The Transport Canada Flight Training Manual says the first solo is a “landmark in your flying career … but do not exaggerate its importance”. In hindsight, that’s an accurate statement. I was very much anticipating and pressuring myself about the solo, particularly since my training was delayed a bit. But now that it’s done, it feels like the heavy lifting is yet to come. Yes, I can go up in the airplane by myself on a calm-ish wind day but proficiency still seems a long ways off.

The solo started with some dual time to warm up. I did five laps around the circuit with my instructor Akshay, and on the fifth he said that if I didn’t crash the plane on this one, he’d send me up on my own. I remarked that his standards seemed a bit low.

But sure enough, he got out of the plane.

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Last Bastion of the Fax Machine: The Canadian Medical System (Also: An Aviation Medical in Seven Months)

By | Aviation, Technology | No Comments

If you read about the process of learning to fly, you’re bound to come across advice to get your aviation medical examination early. I thought I was doing it right; I scheduled my medical as soon as I decided to pursue the license and as a healthy, athletically active person I thought it would be simple. Little did I know.

I don’t feel like publishing my medical history on the Internet—that just seems weird to me—but I’m happy to report that I now hold a Transport Canada medical and am fit to fly airplanes. To get it took approximately seven months, most of it waiting for the medically competent, taxpayer funded, but glacially paced Canadian medical system. Waiting for an appointment with a specialist; waiting to get an appointment for tests; waiting for doctors to interpret results; and waiting for administrative staff to fax documents.

Wait, faxing? Permit me a bit of a rant here.

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For the Long Run

By | Business | No Comments

A couple of good articles by Jason Kottke “Asking ‘who’s the customer?'” and a follow on from John Gruber “On the Long-Term Viability of Apple’s Customer-First Strategy” that are worth reading. They both have interesting comments regarding the Church of Maximizing Shareholder Value and how that undermines serving customers well.

Jason Kottke seems to characterise the “big investment banks, mutual funds, and hedge funds who buy their stock” as something completely removed from customers. But he doesn’t go quite enough with his logic. Those entities have their own customers, be they individual retail customers buying mutual funds or institutional customers like pension funds that are paying out to their customers, like the average retired teacher, civil servant, or factory worker (if the pensions are properly funded that is, but that’s another story…). So it goes full circle and perversely this customer pressures the mutual fund (by voting with their money) or institutional investor to perform, and they in turn push on companies to maximize shareholder value by making changes that aren’t necessarily in the interest of  the person who started the whole thing.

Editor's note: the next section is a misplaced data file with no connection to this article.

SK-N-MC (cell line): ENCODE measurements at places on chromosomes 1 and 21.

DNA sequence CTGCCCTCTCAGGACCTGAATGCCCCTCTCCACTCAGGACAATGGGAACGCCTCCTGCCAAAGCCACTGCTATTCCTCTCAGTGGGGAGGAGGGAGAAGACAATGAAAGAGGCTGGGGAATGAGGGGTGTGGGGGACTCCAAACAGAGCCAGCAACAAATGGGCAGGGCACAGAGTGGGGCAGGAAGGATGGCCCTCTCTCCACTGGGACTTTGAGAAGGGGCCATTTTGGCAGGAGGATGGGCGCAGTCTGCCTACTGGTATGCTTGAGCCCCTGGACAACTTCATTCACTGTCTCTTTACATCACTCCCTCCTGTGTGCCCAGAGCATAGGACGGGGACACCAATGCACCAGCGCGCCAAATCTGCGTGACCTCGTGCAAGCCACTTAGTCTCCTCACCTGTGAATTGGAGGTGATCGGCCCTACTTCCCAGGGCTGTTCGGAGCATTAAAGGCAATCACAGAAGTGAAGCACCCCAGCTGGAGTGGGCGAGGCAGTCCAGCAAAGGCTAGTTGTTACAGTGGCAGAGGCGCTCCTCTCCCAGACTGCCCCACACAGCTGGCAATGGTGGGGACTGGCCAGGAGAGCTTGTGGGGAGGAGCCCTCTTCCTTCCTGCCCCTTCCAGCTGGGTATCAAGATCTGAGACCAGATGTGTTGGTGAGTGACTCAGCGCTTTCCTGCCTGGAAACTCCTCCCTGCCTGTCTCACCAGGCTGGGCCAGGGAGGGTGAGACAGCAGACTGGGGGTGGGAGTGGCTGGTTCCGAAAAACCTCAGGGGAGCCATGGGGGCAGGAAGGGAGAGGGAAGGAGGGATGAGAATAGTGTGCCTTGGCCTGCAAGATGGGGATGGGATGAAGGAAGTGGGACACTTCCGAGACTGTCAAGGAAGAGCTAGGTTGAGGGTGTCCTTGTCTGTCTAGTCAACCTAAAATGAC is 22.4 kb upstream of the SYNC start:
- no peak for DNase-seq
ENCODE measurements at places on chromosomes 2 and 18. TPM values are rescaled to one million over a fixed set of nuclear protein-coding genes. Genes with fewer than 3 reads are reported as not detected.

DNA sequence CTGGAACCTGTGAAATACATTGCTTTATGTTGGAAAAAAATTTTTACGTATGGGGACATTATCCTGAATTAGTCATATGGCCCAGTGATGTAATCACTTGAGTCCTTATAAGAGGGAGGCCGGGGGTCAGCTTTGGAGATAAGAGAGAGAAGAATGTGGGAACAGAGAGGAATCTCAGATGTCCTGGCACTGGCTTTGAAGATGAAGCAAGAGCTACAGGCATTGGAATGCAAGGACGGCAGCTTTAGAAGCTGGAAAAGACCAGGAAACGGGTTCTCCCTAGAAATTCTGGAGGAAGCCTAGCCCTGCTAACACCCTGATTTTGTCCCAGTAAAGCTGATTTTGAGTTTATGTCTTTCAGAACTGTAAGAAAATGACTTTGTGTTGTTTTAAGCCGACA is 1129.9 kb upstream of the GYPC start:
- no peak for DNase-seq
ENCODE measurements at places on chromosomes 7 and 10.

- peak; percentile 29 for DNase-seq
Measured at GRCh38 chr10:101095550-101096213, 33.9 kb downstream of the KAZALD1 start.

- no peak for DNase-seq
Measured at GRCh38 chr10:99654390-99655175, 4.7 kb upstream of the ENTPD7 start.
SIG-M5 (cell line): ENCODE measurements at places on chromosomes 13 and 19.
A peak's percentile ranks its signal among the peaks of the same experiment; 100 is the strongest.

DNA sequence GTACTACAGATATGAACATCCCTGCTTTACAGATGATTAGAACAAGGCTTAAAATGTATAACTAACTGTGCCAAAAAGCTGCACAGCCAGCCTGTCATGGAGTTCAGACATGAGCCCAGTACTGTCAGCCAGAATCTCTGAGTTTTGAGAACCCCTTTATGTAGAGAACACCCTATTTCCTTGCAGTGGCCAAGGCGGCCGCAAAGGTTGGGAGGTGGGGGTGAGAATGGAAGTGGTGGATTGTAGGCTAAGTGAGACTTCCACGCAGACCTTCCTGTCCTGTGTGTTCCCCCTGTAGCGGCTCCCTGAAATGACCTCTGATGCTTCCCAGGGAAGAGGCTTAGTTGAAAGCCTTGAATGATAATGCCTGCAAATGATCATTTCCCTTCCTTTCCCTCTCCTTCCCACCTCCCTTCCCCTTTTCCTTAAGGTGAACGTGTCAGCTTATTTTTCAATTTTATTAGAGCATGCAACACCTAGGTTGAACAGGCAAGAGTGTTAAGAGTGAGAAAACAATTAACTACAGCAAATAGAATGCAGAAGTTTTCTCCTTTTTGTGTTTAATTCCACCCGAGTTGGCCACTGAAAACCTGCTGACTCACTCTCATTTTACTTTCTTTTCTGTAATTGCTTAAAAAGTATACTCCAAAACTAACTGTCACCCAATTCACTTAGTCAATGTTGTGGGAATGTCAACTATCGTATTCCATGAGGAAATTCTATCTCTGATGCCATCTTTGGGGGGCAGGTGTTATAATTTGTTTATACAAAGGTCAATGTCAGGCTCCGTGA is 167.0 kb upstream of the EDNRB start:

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Rebranding the Fuel Surcharge

By | Pricing | No Comments

I was shopping for a flight to London Heathrow in December and noticed that with the rapid drop in crude and fuel prices last Fall, Air Canada quietly rebranded their Fuel Surcharge to “Carrier Surcharge”.

From Air Canada’s site under International (emphasis mine):

Carrier Surcharges: Carrier surcharges are included in the Air Transportation Charges and are collected by airlines to partially offset certain volatile, unpredictable or fluctuating operating costs and fees, and certain fare Premiums linked to peak travel periods. These carrier surcharges can be used to offset some (among others) of the following costs: fuel, navigational charges, or select peak travel dates to/from certain destinations.

It’s not just about fuel anymore, you see? It’s about managing “fare Premiums linked to peak travel periods”! Which sounds a lot like increasing our prices when demand is high. Didn’t that used to happen by changing fares?

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Learning to Fly — This is Going to Require Some Work

By | Aviation | No Comments

[This post was written back in October and I’m just getting around to posting it]

Three flying lessons in and two things are clear: it is very fun and it is challenging. I am not sure how many people get into airplanes and are “naturals” but I don’t feel like I’m among them them!  Clearly, developing this skill is going to require some work. And it doesn’t appear to have any shortcuts.

Each lesson has the same structure: A fifteen minute ground briefing in the classroom where we review some aeronautical principles and how we are going to demonstrate them in the air. I inspect the aircraft and run through various checklists with Nico observing. The 45–60 minute air lesson itself. And then a quick ground debriefing of what went by in a blur. It goes by fast.

Say what you will about the cost of flight training (and my credit card bill will say plenty) but there is something great about a one-to-one learning environment. When my instructor asks a question in the briefing or in the air, there is no hiding place. You better at least take a stab at it. I have probably been doing a better job pre-reading materials than in any degree courses but it is still challenging to recall a fact on the spot with the instructor waiting. And of course, sometimes I’m just wildly wrong. I have a patient teacher in Nico so far. The whole thing forces you to learn concepts quickly and then get in the airplane and use them. It’s great fun.